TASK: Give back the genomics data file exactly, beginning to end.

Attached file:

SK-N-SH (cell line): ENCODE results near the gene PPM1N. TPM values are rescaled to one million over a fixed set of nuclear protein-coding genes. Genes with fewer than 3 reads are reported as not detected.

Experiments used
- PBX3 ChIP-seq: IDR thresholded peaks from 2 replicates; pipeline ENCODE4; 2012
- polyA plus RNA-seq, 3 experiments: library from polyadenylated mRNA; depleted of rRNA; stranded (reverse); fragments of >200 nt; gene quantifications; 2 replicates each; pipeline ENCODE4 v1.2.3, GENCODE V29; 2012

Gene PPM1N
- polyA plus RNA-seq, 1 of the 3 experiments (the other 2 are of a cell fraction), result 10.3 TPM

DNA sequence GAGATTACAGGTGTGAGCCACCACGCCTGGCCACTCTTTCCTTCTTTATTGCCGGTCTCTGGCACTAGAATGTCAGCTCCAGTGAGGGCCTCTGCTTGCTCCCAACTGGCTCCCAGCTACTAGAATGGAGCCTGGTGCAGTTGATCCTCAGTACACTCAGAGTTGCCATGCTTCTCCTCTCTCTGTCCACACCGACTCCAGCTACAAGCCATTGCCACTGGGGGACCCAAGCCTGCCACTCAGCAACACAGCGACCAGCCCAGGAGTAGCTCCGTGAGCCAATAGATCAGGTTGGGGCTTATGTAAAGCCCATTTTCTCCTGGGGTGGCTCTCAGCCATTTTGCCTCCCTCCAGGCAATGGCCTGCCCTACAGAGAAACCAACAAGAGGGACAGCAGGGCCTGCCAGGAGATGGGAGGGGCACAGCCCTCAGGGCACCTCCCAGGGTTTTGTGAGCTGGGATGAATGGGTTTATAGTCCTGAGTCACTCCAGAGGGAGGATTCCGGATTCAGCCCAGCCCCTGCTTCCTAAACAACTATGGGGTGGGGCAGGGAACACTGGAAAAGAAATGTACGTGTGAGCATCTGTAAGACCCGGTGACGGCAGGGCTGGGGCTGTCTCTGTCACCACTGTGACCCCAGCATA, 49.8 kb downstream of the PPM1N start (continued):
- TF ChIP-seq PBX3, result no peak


SK-N-SH (cell line): ENCODE results near the gene PPM1N. TPM values are rescaled to one million over a fixed set of nuclear protein-coding genes. Genes with fewer than 3 reads are reported as not detected.

Experiments used
- PBX3 ChIP-seq: IDR thresholded peaks from 2 replicates; pipeline ENCODE4; 2012
- polyA plus RNA-seq, 3 experiments: library from polyadenylated mRNA; depleted of rRNA; stranded (reverse); fragments of >200 nt; gene quantifications; 2 replicates each; pipeline ENCODE4 v1.2.3, GENCODE V29; 2012

Gene PPM1N
- polyA plus RNA-seq, 1 of the 3 experiments (the other 2 are of a cell fraction), result 10.3 TPM

DNA sequence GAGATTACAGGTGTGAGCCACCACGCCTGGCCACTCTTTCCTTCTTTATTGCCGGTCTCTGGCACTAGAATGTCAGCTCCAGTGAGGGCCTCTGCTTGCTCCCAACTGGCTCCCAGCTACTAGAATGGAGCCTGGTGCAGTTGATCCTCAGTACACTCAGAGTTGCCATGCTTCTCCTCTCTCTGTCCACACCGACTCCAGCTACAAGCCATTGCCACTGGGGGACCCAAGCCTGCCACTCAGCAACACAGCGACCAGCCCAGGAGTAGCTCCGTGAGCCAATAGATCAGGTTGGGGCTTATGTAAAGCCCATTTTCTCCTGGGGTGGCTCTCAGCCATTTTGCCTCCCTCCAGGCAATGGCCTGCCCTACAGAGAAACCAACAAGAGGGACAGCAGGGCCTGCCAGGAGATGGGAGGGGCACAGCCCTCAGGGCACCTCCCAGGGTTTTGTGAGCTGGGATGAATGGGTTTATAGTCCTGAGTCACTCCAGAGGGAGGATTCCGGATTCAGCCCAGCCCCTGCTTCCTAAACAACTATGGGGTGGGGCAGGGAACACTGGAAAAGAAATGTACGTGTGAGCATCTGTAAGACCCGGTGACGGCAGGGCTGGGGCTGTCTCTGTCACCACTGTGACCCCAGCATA, 49.8 kb downstream of the PPM1N start (continued):
- TF ChIP-seq PBX3, result no peak